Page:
Muslims often see Islam as the true way of humanity, and think that the crisis of humanity in the modern world is simply a matter of “being far from Islam.” This sentiment can be expressed from a variety of sectarian perspectives, both within Islam and within other religions. Everyone believes that the problems of humanity are caused by straying from their own presumed ideal. Christians can say the same as Muslims, that the problems of humanity are caused by not living the “true” Christianity. All these positions can lead only to interminable debates and circular arguments. While such debates are not useless, it can be instructive to put aside these differences for the moment, and reflect on what it means to be human, and how the human identity has changed as a result of living the modern technological lifestyle. This is not to advocate going back to living in caves or the desert, a silly and specious argument even if its inevitable result today were not that most people would die of starvation and exposure. In any event, before thinking about solutions, it is important to really understand the nature of the problem. The problem, from a certain perspective, is that the life many people live today is a dehumanizing life. This has been most forcefully argued by some of those most deeply embedded in the modern bureaucratic mega-technic society; but that sort of society is spreading globally, like a virus, so it is only a matter of time before everyone is in a similar situation. So the question of humanity is paramount.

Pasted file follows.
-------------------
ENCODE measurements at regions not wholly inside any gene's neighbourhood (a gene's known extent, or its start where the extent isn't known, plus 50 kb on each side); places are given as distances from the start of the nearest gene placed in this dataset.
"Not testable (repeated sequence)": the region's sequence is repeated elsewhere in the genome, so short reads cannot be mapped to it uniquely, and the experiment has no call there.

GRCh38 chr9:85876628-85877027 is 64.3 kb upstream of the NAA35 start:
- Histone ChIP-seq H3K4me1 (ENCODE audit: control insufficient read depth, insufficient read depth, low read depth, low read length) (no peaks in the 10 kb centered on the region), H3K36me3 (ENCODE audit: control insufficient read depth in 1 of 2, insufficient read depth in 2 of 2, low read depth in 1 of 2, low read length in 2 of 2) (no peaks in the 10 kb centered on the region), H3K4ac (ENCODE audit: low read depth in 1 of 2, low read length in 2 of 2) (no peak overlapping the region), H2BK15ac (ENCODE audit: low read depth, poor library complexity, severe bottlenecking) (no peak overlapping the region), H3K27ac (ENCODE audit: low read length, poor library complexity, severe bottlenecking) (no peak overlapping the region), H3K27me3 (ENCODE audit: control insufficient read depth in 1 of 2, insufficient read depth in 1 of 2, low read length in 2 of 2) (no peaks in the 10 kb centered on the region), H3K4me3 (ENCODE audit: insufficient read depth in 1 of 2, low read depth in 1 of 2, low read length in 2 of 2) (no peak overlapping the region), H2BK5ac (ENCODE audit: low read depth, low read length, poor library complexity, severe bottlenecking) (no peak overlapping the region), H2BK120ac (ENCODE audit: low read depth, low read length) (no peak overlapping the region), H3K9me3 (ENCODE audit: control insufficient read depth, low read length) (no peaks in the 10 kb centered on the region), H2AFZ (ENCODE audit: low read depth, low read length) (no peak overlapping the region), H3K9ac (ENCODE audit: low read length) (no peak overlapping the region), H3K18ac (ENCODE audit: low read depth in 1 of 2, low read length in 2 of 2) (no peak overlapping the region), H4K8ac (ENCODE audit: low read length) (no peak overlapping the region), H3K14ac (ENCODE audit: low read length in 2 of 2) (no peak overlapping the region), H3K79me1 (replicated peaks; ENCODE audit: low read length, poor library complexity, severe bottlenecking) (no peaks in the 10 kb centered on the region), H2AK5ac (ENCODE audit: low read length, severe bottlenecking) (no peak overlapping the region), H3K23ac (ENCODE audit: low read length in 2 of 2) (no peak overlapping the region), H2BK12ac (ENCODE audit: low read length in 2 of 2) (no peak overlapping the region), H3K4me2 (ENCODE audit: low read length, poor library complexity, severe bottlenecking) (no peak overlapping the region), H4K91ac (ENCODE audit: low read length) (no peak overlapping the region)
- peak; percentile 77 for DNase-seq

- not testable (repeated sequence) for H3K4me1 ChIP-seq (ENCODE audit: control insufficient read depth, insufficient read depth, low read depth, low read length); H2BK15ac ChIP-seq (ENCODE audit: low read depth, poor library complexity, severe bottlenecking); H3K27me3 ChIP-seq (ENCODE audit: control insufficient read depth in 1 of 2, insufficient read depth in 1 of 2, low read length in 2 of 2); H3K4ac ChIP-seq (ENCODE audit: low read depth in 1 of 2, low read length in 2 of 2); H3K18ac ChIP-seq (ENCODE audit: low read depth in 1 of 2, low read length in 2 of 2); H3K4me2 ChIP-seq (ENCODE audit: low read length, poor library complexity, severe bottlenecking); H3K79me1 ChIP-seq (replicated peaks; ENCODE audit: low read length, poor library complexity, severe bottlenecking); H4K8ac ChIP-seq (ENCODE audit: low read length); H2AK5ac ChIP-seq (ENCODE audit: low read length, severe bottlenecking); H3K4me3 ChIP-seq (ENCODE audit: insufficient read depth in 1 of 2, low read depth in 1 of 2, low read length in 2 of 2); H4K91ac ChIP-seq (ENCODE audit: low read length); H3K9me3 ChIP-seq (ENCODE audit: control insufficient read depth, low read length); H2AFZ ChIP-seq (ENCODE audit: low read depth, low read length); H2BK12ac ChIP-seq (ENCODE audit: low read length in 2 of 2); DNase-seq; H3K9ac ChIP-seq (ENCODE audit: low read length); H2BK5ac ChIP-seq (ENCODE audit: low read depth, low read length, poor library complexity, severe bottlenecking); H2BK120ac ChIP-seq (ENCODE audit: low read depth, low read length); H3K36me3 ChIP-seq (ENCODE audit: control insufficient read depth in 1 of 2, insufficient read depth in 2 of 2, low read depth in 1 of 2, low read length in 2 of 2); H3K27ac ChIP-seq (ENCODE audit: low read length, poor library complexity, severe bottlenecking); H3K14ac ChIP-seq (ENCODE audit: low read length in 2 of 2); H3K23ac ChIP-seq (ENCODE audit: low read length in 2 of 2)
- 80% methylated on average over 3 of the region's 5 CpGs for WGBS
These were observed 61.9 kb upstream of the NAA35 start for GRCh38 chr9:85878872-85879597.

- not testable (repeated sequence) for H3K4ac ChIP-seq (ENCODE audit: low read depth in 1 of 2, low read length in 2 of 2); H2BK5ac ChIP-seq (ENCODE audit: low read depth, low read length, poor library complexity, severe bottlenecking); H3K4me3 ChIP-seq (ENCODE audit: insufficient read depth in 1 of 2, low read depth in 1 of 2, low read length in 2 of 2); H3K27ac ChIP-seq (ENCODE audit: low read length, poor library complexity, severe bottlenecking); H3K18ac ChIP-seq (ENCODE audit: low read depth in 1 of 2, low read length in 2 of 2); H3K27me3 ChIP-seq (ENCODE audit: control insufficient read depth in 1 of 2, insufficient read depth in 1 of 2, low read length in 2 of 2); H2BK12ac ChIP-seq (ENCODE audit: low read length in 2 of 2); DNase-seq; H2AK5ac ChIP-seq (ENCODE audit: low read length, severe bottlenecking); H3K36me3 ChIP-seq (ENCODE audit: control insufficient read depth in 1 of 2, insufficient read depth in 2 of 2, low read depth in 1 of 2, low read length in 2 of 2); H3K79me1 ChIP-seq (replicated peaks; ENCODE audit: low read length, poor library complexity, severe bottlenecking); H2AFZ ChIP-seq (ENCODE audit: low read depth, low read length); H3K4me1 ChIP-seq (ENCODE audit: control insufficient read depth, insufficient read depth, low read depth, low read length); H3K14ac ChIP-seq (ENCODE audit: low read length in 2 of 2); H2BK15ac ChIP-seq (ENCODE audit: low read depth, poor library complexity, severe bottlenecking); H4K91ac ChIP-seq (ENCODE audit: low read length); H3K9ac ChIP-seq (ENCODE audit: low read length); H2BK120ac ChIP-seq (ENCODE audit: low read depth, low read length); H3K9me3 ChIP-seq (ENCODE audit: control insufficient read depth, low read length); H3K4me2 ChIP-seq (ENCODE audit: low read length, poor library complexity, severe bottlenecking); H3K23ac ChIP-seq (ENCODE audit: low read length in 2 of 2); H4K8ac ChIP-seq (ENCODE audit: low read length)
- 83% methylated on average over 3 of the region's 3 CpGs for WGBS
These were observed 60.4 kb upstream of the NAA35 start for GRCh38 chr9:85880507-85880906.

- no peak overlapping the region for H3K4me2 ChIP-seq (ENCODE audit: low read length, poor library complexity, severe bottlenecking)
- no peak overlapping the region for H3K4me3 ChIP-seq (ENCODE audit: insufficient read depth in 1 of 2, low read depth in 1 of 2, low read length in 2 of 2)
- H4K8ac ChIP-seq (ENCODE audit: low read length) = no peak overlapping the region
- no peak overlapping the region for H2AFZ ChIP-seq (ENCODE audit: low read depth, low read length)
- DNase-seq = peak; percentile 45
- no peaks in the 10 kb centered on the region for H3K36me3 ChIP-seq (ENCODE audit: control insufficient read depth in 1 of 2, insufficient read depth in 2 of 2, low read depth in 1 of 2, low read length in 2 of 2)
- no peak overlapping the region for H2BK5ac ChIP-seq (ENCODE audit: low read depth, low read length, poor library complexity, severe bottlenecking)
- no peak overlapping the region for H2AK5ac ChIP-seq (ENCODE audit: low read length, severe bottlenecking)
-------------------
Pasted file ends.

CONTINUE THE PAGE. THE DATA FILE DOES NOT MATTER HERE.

The discussion of what makes us human is found in many different areas. The American secular humanist Harold Bloom, in Shakespeare: The Invention of the Human (1998), argues that the concept of humanity was not really fully developed until the advent of Shakespeare’s writings. Although it is an oft-cited and respected work in some Western intellectual circles, Bloom is Eurocentric and even somehow pompous in his definition of humanity, and his work is generally dismissive of the social construction of such broad concepts. But that is the point: all peoples like to think that their particular tradition is the one that best defines humanity. So, rather than muster one or another proof or opinion, it is important to suspend that impulse for a moment, and reflect on the idea of common humanity as it stands today. Only when that is understood, can one go back to the great classics of any tradition and realize that they may have had a very different understanding of being human. It is not that those traditions are irrelevant, but without understanding where people are coming from or where they are now, the risk is run of altering those traditions to suit the present dehumanized state. For example, technological futurists are taking the idea of human “progress” to an absurd conclusion, opining in fantasies of the Star Trek sort that people will one day be able to transcend death or the earth, or be able to upload themselves into orbs and transverse the universe. In a way, these sorts of fantasies are the strongest indication that some people have already become severely dehumanized.